Nashville SC General Manager Mike Jacobs is not one to shy away from wheeling and dealing during the MLS SuperDraft to get his man.

He did it last year when he traded up in the second round to select left back Tom Judge, and he did it again this year when he traded $125,000 in general allocation money to the Colorado Rapids to move up from 26th to 10th overall to take center back Ahmed Longmire from UCLA. 

Colorado will also receive $50,000 in GAM if Longmire meets certain performance-based criteria.

“I went to bed last night thinking about what do we have to do to move up to get the guy that we identified as our top choice, which was Longmire,” Jacobs said. “When you look at the other players that we identified, our feeling was the guys we wanted — and specifically our top choice — would not be around at 26.

“… We got to a point, we got to [pick] 10, we just didn’t think he would be around that much longer. Then you start looking at the potential return and how much are you willing to spend to get your guy? … We just thought we weren’t going to get the player we wanted at our spot. So for us, the opportunity to go to 10, we jumped at it.”

Longmire was considered one of the top three defenders in the SuperDraft along with Kipp Keller, who was taken No. 5 overall by Austin FC, and Matthew Nocita, who was taken No. 7 overall by the New York Red Bulls.

After spending his first two seasons at Utah Valley University, Longmire transferred to UCLA in 2020, where he earned an All-Pac-12 second team honor as a junior and All-Pac-12 honorable mention as a senior. 

In 20 appearances with the Bruins, Longmire played 1,728 minutes and was a part of a UCLA defense that recorded eight shutouts in his two seasons. He was one of just four players to start every game as a junior and he played a team-high 1,121 minutes.

“Someone like Longmire, for us, we had a chance to watch him extensively … we kind of felt like for us [he was] the best center back on the board,” Jacobs continued. “For us, whether we played with three center backs or two center backs, knowing in a World Cup year that Walker [Zimmerman] would be away quite a bit, for us to be able to strengthen our depth with not only the person who was the best player on the board we thought fit our group the best. That was really important.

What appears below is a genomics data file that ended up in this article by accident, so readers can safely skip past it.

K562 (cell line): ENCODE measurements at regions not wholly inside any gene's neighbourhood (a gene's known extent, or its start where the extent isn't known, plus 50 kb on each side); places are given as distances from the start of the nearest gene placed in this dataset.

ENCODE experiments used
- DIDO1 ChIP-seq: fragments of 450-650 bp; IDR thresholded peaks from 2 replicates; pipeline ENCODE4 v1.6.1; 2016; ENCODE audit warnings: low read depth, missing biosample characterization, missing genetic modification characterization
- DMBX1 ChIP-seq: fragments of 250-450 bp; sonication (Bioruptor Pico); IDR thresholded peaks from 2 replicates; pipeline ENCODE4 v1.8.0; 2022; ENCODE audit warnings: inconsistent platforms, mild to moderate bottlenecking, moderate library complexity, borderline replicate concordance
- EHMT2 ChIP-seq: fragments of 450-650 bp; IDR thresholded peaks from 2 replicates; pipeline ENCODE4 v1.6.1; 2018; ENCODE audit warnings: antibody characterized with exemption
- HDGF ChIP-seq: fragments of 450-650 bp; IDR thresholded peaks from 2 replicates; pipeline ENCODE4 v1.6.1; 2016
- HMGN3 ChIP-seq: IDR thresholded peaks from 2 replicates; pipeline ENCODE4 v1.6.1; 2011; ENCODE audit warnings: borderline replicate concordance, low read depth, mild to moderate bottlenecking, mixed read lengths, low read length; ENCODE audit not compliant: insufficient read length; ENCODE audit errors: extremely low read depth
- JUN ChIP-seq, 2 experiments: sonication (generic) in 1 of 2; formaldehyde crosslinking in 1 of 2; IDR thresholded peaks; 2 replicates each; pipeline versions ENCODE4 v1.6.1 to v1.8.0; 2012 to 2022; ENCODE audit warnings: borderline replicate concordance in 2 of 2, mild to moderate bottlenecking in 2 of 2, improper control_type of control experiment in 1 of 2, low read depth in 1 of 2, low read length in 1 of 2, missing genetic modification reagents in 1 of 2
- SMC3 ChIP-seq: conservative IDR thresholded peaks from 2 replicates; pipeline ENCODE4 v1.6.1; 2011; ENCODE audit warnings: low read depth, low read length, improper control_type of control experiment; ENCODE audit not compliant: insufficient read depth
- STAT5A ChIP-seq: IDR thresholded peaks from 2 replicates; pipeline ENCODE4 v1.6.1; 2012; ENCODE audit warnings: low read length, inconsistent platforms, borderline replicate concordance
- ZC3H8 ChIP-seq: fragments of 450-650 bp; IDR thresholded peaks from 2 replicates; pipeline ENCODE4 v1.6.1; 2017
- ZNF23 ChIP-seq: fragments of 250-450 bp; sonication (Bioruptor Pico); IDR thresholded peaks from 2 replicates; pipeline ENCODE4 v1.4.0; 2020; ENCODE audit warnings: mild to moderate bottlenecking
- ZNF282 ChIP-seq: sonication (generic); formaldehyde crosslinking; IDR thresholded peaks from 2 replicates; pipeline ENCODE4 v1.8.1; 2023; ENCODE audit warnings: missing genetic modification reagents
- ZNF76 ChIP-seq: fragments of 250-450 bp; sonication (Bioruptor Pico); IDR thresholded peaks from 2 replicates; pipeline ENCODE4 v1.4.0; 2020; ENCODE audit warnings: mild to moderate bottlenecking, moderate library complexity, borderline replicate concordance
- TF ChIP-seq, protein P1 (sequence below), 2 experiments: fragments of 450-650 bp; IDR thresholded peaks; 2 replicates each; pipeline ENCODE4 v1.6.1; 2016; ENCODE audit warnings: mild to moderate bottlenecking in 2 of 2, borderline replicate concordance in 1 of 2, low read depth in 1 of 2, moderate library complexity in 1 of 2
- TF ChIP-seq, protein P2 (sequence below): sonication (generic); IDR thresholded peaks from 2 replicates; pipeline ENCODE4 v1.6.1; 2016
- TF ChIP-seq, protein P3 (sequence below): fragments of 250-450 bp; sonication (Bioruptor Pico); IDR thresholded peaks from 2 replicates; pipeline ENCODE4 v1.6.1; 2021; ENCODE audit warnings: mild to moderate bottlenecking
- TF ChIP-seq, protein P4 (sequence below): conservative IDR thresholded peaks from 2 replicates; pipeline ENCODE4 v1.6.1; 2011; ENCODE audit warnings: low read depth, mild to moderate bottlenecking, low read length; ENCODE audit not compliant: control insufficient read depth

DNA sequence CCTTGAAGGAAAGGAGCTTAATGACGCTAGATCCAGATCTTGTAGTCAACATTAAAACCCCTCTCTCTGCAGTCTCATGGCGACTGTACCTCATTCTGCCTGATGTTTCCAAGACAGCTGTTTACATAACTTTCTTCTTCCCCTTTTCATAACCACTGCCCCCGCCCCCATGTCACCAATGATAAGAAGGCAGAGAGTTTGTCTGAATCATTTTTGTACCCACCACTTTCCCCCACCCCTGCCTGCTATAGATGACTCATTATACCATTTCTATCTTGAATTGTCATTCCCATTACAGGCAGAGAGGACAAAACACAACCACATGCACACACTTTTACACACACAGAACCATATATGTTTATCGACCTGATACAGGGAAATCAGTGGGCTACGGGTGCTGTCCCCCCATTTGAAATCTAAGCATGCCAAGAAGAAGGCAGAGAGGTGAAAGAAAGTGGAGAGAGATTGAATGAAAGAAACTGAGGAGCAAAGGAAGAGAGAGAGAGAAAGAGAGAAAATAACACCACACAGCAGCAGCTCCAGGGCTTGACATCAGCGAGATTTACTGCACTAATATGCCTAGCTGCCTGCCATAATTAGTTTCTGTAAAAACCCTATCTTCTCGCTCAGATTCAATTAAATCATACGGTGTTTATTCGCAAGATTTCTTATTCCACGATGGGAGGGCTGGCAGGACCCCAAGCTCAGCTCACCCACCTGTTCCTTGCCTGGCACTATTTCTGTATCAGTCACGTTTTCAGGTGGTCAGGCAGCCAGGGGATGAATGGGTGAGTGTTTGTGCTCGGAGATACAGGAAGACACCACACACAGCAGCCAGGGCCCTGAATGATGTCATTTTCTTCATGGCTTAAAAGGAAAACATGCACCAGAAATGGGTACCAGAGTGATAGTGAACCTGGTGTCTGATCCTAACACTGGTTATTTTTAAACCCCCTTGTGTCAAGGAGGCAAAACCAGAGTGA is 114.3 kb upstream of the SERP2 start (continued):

“The combination of tools that he has, his athletic ability, his ability to close players down, his ability in the air, speed in the turn — he fits in really well with the guys we have.”

Although NSC traded Alistair Johnston a few weeks ago, the club is still flush with depth on the back line that includes two-time reigning MLS Defender of the Year Walker Zimmerman, Dave Romney, Daniel Lovitz, 2020 No. 2 overall SuperDraft pick Jack Maher, Robert Castellano, re-entry pick Josh Bauer and Eric Miller.

The comparisons between Longmire and Zimmerman’s game are quite apparent, but Jacobs stated he believes his new center back plays a more similar style to a different NSC defender.

“Ahmed is probably most comparable athletically to Romney from the standpoint of his pace in the turn,” Jacobs said. “I think our thought of who we would kind of put together, we kind of thought having another guy with the pace he had and his ability to win balls in the air would be a good fit with that group. I think he’s a good player passing it, and he could certainly improve on breaking lines and connecting passes.”

Nashville SC also drafted University of Akron goalkeeper Will Meyer in the second round, 38th overall. After spending three years at the University of Louisville, Meyer transferred to Akron, where he had 27 appearances in two seasons. The 23-year-old keeper logged 17 clean sheets during his college career — nine with Louisville and eight with Akron.

Follow Michael Gallagher on Twitter @MGsports_